UPDATE: Darda Sales made the Paralympic team and will compete in Rio this September.
One of the newer members of Canada’s women’s national wheelchair basketball team is fighting to earn a spot on the roster, even though she is a world-record holding, gold medal winning, Paralympic champion.
Darda Sales overcame a farm accident that took her leg at the age of two and then at 18 she swam her way to gold at the 2000 Paralympics, only to be forced to deal with another injury that prematurely ended her swimming career.
Sales was 28 and already a multi-medal winning Paralympian when she had to retire from the pool.
“I developed compartment syndrome in my left forearm,” she said, courtside at the Mattamy Athletic Centre during the 2016 Toronto Challenge. “We had hoped that it would subside and I would get better and that I could compete at the World Championships in August of 2010.
“Unfortunately, it didn’t get better and I couldn’t train at the level that I needed to be competitive at the international level. I had to make the decision to not swim anymore.”
As a Paralympian, Sales represented Canada at the Paralympics three times before she was injured.
At the Sydney Games in 2000, she set a world record that lasted for six years in the 4 x 100-metre medley relay and was awarded gold atop the podium with her teammates. Sales also competed in 2004 at Athens, where she brought home a silver medal in the same event, and 2008 in Beijing.
Expectedly, she struggled to deal with her career-ending injury, her second life-changing event.
“I felt like it was something that was kind of thrust on me,” she said. “I was swimming very fast and I was swimming very well, so to have to have that stop was really tough, and I unceremoniously got dropped from the national team.
“It was kind of, ‘OK, good luck. You’re on your own.’ It was really tough, but one of the things that really helped me was playing a bunch of basketball.”
At the time, Sales was new to wheelchair basketball and only played recreationally with friends before she was forced out of the water.
She didn’t make the senior women’s national team until 2014. Since then, she played for Canada at the Toronto Parapan Am Games in 2015, and is hoping to fill one of the final spots on the team for the Rio 2016 Paralympics.
Ultimately, it was the competition of sport that she missed so much from her swimming days, and she was able to feed that competitive desire through basketball.
“I started to see that maybe I had an opportunity to have a competitive outlet,” said Sales. “It kind of got me over the swimming thing.”
She understood, however, that no amount of basketball could replace her world record setting past.
“I’m not 100 per cent over it,” she said. “I was so close to some greatness, but it [wheelchair basketball] definitely helped.”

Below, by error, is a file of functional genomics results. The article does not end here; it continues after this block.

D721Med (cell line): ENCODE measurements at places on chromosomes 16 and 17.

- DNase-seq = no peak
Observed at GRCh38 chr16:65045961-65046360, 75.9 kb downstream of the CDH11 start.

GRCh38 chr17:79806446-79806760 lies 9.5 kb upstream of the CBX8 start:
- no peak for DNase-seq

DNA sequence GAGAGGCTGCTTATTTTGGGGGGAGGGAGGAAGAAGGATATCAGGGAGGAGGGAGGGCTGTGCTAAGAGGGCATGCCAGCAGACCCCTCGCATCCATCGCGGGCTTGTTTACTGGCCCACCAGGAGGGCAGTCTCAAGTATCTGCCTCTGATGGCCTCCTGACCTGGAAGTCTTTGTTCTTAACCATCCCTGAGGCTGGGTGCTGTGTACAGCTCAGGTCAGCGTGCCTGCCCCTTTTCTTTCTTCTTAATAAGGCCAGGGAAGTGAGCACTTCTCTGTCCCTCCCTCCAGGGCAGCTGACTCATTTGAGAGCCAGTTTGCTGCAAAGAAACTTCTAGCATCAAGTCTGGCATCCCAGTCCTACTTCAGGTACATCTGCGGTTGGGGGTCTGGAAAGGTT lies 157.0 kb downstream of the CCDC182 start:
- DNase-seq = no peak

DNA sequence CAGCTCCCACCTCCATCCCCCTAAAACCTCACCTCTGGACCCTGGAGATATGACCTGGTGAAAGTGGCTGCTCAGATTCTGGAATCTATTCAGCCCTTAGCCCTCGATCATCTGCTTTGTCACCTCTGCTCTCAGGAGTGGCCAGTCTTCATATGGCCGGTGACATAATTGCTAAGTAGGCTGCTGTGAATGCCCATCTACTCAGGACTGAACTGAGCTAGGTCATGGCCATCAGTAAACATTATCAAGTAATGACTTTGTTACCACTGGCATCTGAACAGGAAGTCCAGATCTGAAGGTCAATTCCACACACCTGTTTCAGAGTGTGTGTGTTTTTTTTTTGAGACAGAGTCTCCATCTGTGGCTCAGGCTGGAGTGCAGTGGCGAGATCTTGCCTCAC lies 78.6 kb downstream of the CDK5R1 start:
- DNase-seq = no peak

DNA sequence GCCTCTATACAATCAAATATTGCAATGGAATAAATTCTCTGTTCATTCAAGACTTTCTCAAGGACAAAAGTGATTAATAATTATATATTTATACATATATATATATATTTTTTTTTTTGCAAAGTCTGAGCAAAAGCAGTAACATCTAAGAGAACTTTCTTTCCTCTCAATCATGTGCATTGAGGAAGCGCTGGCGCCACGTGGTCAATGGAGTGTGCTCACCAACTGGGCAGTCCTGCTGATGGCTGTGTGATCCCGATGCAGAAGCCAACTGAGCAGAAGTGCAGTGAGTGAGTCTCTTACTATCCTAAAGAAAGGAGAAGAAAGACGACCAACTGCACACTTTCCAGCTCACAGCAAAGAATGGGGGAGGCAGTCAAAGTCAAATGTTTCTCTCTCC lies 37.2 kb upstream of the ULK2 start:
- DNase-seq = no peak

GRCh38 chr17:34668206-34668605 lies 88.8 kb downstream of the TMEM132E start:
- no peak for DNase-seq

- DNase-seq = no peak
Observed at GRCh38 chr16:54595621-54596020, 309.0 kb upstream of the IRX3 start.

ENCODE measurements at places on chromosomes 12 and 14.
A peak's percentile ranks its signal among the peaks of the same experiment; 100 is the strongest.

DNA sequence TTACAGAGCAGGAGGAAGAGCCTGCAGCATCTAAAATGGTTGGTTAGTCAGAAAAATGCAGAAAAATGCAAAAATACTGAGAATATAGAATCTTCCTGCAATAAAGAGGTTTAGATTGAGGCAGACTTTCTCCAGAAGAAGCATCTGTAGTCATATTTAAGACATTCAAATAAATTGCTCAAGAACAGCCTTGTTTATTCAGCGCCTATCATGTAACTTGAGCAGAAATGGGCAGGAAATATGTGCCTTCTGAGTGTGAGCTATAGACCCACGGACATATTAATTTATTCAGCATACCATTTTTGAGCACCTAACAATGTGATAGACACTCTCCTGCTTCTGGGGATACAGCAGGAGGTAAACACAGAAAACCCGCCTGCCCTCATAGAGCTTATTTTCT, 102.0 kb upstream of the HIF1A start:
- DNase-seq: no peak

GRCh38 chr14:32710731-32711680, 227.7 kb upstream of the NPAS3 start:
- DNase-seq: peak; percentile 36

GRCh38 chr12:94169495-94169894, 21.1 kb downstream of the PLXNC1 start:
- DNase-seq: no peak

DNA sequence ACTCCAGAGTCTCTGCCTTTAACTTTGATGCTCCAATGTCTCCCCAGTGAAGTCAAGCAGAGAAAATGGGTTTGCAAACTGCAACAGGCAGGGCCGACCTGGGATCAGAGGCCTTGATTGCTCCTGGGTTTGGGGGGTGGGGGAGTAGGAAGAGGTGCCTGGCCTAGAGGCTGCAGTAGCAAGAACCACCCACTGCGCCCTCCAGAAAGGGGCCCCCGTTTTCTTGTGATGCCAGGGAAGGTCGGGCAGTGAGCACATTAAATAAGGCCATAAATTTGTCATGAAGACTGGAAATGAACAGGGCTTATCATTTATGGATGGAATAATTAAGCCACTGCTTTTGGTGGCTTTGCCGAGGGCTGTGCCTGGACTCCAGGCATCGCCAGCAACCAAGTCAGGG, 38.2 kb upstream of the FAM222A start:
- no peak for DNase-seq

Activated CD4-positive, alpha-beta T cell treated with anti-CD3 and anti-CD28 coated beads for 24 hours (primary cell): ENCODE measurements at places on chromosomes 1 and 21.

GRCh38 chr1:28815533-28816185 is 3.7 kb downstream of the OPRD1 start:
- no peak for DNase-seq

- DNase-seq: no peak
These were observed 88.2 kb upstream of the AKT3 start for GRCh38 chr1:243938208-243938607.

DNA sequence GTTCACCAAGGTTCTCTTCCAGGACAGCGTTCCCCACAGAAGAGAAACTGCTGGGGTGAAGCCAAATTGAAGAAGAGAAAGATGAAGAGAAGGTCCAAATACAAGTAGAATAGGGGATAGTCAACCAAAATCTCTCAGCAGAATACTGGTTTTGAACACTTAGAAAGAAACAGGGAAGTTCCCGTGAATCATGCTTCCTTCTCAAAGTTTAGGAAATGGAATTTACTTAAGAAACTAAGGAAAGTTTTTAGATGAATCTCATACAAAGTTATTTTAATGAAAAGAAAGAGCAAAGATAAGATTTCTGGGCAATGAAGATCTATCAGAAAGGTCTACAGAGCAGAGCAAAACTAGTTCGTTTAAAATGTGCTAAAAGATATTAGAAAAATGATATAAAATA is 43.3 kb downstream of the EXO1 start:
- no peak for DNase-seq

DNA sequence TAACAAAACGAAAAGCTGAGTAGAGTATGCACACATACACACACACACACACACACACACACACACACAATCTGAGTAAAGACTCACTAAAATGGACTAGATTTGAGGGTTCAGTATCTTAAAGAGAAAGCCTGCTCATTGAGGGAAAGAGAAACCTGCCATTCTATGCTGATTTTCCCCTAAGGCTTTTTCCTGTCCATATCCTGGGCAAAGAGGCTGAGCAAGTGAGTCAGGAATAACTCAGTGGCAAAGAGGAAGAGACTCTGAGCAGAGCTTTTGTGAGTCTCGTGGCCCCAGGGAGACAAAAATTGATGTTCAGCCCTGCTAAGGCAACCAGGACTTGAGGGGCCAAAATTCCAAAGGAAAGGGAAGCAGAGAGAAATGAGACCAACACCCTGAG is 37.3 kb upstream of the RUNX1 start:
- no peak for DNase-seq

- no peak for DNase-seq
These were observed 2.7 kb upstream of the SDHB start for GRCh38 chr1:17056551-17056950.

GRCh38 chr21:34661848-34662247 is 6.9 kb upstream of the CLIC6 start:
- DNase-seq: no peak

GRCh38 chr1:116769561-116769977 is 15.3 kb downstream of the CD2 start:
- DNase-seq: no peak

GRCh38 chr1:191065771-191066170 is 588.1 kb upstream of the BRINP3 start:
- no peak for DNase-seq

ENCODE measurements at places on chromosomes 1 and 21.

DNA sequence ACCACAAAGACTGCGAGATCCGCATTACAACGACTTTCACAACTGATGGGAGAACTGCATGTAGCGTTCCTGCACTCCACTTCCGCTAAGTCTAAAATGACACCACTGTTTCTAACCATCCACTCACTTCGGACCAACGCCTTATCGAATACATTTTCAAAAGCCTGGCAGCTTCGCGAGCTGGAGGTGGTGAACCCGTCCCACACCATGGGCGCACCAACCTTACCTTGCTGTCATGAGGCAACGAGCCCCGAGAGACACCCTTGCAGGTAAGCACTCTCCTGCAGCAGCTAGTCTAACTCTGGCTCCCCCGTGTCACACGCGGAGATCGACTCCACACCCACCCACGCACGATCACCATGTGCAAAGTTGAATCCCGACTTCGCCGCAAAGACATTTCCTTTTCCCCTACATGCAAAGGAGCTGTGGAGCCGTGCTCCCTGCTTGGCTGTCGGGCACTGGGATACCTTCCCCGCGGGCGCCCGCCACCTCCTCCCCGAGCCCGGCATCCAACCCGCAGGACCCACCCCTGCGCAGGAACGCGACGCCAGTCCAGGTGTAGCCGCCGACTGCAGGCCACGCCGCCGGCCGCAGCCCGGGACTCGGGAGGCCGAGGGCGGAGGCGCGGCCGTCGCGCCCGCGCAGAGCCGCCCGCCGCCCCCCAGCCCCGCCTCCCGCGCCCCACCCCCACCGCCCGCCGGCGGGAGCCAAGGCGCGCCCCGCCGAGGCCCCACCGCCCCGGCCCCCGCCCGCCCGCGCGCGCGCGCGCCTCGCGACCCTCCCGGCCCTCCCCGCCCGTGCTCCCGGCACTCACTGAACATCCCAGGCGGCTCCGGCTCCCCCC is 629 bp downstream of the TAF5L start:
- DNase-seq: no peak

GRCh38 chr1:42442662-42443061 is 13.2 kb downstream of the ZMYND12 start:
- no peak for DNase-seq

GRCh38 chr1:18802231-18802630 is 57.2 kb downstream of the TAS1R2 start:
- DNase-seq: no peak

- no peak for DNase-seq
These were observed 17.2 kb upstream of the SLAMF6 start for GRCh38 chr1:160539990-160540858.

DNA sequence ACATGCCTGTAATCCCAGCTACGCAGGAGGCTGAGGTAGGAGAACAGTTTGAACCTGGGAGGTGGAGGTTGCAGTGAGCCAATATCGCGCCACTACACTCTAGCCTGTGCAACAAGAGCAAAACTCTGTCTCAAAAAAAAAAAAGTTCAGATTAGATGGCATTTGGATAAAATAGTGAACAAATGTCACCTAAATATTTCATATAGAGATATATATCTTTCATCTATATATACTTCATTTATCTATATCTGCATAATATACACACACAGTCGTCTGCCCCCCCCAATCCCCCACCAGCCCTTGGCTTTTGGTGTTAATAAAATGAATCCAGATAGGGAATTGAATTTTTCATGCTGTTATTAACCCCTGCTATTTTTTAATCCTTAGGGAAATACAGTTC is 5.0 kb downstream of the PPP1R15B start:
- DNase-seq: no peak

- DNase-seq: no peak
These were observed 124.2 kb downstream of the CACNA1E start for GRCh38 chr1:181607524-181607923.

Benjamin Durham, a student in Fanshawe College’s interactive design and production program, made a documentary about Sales four years ago and was not surprised that she continued to compete past her swimming days.
“There’s a talent, and she thrives on destroying that talent,” he said. “She really likes that challenge and I think that’s what keeps her going. She is very competitive. Very. She’s really nice about it, but she will tear you apart if you are in her way.”
Durham believes that her relentless drive is just a by-product of who she is.
“She has this aura around her that she’s unstoppable,” he said. “She’s one of those people, you can’t hold her back and she’ll always be doing this, until she can’t.”
For now, Sales will continue to push for a spot on the team going to Rio, but she is in a very unique position.
She is both a rookie to the wheelchair basketball Paralympic team and a veteran with a wealth of Paralympic experience. If Sales makes the team, it will be her fourth Games over the span of 16 years, and she will be able to contribute both off and on the court.
“I think I bring experience,” she said. “I competed at the international level for a number of years. It was a different sport, but the pressures are the same: the need to train hard and to constantly push yourself to get better. All those things translate over.”
With experience comes maturity, which is something she believes her teammates recognize and can learn from her.
“I’ve been there before,” said Sales. “I know how to expect the pressures, and the excitement, and the whirlwind of everything that goes around with the Paralympics, and I kind of have a calm to it. I think that’s appreciated on the team.”
The reality of representing her country at an elite level for a second time is within her grasp, and the idea of playing for Canada again is both exciting and humbling for her.
“That would be pretty amazing,” said Sales. “That would be the ultimate. There is no higher honour for an athlete to represent their country on the national stage, so if I get the opportunity to do that in a second sport, like, it’s kind of mind blowing, but at the same time I’m deeply honoured.”
The final team will be announced by the end of April, and if she makes the team, not even a decade’s worth of experience and maturity will keep her calm at opening ceremonies as she represents Canada for the fourth time at the Paralympic games.
“I think I’m going to get the same chills and the same excitement I had 16 years ago.”